Some investors only want the best of the best in terms of reliability when looking at dividend stocks. For those that fit this bill, the Proshares S&P 500 Dividend Aristocrats ETF (BATS:NOBL) is the perfect fit.
This fund focuses only on dividend aristocrats — companies that have raised their dividends consistently for 25 years or more.
They might not be the sexiest names, but with top holdings like Chevron Corporation (NYSE:CVX), VF Corp (NYSE:VFC) and Dover Corp (NYSE:DOV), the NOBL fund will keep your mind at ease and your income high in the years ahead.
A large portion of NOBL’s holdings are based in the consumer staples sector (25%), while the industrial sector (18%) also gets some significant love. The remainder of its holdings range from 15% to 9% compositions in healthcare, consumer discretionary, financials and materials. Notably, energy (4%), information technology (2%) and utilities (2%) all take a backseat.
Best Dividend ETFs to Buy: WisdomTree SmallCap Dividend Fund (ETF) (DES)
- Expense Ratio: 0.38%
- YTD Returns: 5%
- SEC 30 Day Yield: 3.1%
All of the ETFs mentioned so far emphasize large-cap companies, but not all investors are interested in playing only megacorporations. They want their dividend stocks to be more diverse.
According to WisdomTree, the WisdomTree SmallCap Dividend Fund (ETF) (NYSEARCA:DES) is the only small-cap dividend ETF that focuses exclusively on the U.S. This means investors don’t have to venture into aggressive emerging markets when looking at higher-risk small-cap dividend plays with this ETF to buy.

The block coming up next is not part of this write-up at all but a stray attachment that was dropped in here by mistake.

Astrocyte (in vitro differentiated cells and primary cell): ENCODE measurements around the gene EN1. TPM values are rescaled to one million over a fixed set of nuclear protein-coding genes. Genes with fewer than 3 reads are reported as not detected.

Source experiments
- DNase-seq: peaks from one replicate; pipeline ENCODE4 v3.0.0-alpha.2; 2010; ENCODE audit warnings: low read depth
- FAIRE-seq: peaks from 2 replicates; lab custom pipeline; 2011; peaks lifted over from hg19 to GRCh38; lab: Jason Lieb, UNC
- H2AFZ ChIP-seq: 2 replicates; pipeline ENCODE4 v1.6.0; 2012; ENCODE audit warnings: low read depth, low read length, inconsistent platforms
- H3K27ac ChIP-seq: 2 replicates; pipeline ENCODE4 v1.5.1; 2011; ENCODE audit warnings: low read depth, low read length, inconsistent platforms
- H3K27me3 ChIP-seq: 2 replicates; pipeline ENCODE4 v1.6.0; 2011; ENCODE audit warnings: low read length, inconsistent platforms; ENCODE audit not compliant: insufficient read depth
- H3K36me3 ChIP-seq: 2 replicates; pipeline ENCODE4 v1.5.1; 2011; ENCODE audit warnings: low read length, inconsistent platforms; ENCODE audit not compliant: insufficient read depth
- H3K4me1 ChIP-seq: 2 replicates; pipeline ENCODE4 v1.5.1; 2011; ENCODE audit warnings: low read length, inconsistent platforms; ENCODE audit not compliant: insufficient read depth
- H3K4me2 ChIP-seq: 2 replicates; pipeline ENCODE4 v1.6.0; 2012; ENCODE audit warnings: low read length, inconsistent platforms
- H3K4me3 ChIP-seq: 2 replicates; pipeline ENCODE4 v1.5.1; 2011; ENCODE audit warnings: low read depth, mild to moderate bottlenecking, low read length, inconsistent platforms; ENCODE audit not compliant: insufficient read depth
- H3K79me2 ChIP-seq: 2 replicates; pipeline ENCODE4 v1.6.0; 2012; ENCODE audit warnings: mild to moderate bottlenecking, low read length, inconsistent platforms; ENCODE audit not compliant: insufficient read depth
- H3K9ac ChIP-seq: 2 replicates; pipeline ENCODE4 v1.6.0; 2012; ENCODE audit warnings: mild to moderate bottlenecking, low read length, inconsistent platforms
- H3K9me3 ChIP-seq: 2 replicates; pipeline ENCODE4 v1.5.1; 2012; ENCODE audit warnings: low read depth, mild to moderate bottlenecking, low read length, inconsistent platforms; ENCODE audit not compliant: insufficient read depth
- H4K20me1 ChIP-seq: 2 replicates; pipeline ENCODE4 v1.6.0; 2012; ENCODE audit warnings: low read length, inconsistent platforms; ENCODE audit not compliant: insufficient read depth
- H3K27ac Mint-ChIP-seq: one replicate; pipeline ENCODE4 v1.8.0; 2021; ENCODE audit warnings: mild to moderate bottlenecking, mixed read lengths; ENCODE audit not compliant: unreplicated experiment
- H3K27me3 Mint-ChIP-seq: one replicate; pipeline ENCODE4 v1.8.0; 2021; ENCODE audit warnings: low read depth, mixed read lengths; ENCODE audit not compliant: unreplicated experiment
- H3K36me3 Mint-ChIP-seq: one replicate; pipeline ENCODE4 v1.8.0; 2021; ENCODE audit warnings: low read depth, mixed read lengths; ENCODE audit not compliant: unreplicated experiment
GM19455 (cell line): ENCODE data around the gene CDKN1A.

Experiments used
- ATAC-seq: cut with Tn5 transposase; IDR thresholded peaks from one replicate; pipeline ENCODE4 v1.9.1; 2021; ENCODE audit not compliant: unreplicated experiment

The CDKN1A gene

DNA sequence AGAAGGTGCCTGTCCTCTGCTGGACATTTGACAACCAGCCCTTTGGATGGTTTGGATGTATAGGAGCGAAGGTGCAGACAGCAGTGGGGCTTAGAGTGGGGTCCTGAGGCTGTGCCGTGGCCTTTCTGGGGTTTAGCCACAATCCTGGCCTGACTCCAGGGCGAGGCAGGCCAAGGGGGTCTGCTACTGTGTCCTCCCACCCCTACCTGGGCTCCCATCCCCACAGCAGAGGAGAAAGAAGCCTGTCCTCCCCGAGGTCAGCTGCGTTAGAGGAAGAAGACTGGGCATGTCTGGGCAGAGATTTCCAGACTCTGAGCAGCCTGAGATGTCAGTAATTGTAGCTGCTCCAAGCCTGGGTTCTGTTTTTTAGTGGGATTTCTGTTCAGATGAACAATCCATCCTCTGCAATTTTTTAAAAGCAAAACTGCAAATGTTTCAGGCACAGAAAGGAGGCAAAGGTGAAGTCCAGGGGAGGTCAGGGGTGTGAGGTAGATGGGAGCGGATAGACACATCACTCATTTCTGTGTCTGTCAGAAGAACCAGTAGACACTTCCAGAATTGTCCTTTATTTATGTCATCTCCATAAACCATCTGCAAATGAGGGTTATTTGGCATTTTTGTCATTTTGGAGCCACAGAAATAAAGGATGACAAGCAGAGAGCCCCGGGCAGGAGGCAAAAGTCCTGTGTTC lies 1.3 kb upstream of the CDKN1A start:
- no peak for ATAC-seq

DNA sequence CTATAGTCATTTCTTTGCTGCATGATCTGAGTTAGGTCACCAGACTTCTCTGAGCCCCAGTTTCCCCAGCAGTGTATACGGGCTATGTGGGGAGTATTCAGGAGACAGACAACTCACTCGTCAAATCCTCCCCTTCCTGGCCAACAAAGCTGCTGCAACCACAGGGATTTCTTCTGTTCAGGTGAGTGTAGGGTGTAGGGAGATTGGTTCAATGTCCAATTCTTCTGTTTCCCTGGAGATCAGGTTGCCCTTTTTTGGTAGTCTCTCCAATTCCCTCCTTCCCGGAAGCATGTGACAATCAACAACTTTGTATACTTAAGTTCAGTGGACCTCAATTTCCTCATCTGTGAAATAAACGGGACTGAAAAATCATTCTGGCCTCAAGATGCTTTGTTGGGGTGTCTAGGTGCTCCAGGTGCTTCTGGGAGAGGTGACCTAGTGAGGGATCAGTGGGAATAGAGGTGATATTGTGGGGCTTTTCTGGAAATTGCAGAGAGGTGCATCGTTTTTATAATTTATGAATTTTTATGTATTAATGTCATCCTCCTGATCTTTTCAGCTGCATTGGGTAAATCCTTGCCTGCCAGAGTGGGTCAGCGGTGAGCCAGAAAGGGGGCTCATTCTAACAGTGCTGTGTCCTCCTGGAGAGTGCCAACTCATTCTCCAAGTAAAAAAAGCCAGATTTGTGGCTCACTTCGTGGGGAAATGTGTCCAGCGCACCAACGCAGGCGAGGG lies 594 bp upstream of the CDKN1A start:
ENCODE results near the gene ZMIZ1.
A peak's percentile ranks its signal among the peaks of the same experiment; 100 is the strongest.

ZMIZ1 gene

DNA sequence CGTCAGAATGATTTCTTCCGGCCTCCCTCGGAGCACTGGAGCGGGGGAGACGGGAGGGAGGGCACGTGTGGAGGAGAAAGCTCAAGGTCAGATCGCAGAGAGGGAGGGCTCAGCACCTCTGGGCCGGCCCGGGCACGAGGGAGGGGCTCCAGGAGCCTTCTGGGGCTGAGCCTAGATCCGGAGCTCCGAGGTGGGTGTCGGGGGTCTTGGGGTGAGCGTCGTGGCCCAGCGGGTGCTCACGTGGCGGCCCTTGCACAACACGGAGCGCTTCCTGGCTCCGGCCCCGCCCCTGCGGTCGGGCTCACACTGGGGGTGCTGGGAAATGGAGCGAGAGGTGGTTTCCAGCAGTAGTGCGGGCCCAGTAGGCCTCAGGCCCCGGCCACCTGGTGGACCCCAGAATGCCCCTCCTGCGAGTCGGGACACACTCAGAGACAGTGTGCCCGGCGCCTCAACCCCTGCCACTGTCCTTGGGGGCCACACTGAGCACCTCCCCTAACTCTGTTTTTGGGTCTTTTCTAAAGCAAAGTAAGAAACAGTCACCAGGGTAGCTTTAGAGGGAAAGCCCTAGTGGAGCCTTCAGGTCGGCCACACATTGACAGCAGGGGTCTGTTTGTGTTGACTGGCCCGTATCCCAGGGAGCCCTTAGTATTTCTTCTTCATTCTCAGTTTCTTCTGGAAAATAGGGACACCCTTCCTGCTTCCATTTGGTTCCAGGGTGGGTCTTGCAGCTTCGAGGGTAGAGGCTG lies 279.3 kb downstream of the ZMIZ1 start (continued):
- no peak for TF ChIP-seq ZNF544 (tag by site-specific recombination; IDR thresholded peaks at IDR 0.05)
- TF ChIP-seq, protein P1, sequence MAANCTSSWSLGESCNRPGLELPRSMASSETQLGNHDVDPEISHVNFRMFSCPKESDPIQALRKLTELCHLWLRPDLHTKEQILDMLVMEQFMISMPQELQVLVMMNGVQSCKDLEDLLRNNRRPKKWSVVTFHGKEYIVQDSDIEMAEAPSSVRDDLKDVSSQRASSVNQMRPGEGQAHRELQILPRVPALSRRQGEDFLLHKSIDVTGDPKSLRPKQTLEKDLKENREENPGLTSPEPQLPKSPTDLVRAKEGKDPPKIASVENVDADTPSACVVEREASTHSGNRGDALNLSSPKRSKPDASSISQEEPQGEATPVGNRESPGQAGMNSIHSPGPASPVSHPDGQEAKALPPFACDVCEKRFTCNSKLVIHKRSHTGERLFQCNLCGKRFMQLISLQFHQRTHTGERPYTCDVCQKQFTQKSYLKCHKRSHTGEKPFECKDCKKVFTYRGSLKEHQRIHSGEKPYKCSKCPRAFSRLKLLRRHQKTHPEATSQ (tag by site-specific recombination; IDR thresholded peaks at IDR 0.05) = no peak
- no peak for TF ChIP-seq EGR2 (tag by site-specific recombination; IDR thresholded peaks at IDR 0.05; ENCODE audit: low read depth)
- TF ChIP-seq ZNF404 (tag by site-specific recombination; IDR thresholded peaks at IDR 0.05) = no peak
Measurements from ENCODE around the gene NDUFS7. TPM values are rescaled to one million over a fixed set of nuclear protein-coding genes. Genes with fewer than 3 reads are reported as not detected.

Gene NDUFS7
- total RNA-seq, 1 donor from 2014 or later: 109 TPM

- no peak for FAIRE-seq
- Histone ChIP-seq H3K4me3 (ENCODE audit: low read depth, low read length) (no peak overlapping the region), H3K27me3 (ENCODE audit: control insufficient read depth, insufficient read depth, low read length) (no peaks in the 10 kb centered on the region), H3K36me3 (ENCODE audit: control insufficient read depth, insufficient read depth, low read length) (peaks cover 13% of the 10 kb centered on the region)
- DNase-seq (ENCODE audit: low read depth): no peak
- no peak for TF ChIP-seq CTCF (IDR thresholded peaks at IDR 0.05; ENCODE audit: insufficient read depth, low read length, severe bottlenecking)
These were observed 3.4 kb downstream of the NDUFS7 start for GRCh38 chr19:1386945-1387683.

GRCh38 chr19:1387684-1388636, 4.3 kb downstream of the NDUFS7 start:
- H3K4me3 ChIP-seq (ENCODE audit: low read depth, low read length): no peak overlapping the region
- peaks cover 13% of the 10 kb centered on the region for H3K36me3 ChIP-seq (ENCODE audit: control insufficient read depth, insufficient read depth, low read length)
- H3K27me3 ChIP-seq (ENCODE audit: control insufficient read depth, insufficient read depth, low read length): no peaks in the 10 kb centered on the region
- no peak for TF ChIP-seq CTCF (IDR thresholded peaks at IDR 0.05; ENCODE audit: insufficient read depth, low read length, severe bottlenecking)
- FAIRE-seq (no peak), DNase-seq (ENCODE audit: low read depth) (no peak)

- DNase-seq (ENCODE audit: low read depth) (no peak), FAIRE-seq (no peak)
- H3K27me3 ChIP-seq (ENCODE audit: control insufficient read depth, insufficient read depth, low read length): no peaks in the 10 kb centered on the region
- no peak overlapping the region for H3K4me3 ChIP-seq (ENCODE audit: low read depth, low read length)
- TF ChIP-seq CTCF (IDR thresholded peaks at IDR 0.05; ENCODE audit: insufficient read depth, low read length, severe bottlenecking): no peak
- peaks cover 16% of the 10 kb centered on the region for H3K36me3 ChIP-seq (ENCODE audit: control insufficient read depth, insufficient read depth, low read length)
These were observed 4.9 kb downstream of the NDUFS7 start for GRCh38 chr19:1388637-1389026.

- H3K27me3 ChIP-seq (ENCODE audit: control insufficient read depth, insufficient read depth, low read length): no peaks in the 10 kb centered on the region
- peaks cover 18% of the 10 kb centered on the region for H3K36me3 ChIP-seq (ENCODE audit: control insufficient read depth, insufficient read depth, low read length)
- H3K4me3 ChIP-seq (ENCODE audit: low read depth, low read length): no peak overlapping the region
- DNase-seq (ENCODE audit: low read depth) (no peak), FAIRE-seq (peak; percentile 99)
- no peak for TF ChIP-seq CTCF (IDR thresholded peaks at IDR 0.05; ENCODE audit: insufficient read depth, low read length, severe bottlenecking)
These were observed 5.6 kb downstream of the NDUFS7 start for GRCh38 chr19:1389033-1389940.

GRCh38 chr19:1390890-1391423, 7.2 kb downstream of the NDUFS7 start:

The top holdings of DES focus on high-yield, small-cap names like video game retailer GameStop Corp. (NYSE:GME), petroleum refining company CVR Energy, Inc. (NYSE:CVI) and holding company Vector Group Ltd (NYSE:VGR).
Notably, DES has a higher allocation to the real estate sector (nearly 14%) compared to ETFs mentioned earlier. Other top sector weights include consumer discretionary (19%), industrials (18%) and financials (11%).
Best Dividend ETFs to Buy: SPDR S&P International Dividend (ETF) (DWX)
- Expense Ratio: 0.45%
- YTD Returns: 13%
- SEC 30 Day Yield: 3.2%
The SPDR S&P International Dividend (ETF) (NYSEARCA:DWX) is for more adventurous investors that want to invest in international dividend stocks. Along with its international focus, DWX only includes the 100 highest yielding stocks abroad.
That means this ETF satiates investors’ desire for yield while granting involvement in often over-looked investments like Canadian Imperial Bank of Commerce (USA) (NYSE:CM) and Munich Reinsurance Company (OTCMKTS:MURGY).
Unlike most of the ETFs on this list so far, DWX places a heavy emphasis on the financial sector (23%), which is closely followed by a near-20% allocation in utilities.
As far as countries and regions go, Canada (14%), the United Kingdom (13%) and Australia (11%) are the stars of DWX. However, it also gives some attention to Asia with near-7% weights in Hong Kong and Japan.
Best Dividend ETFs to Buy: PowerShares Preferred Portfolio(ETF) (PGX)
- Expense Ratio: 0.50%
YTD Returns: 6%
SEC 30 Day Yield: 5.5%
With preferred stocks, investors are getting a kind of hybrid between stocks and bonds. In a nutshell, they trade-in voting rights for a higher dividend payout and increased insurance in case a company ends up going bankrupt. As such, preferred stocks offer investors some of the greatest stability possible along with impressive yields, even if share appreciation isn’t much to write home about.
Investors seeking income through preferred stocks should consider the PowerShares Preferred Portfolio(ETF) (NYSEARCA:PGX). With a massive sector allocation in financials (72%), you can expect to see gains from top holdings like HSBC Holdings plc (ADR) (NYSE:HSBC), Wells Fargo & Co (NYSE:WFC) and Citigroup Inc (NYSE:C).
Although the heavy emphasis on financials may seem intimidating, the fact that the fund deals with preferred stocks rather than common stock gives it an added layer of security.
Robert Waldo is a web editor at InvestorPlace. As of this writing, he did not hold a position in any of the aforementioned securities.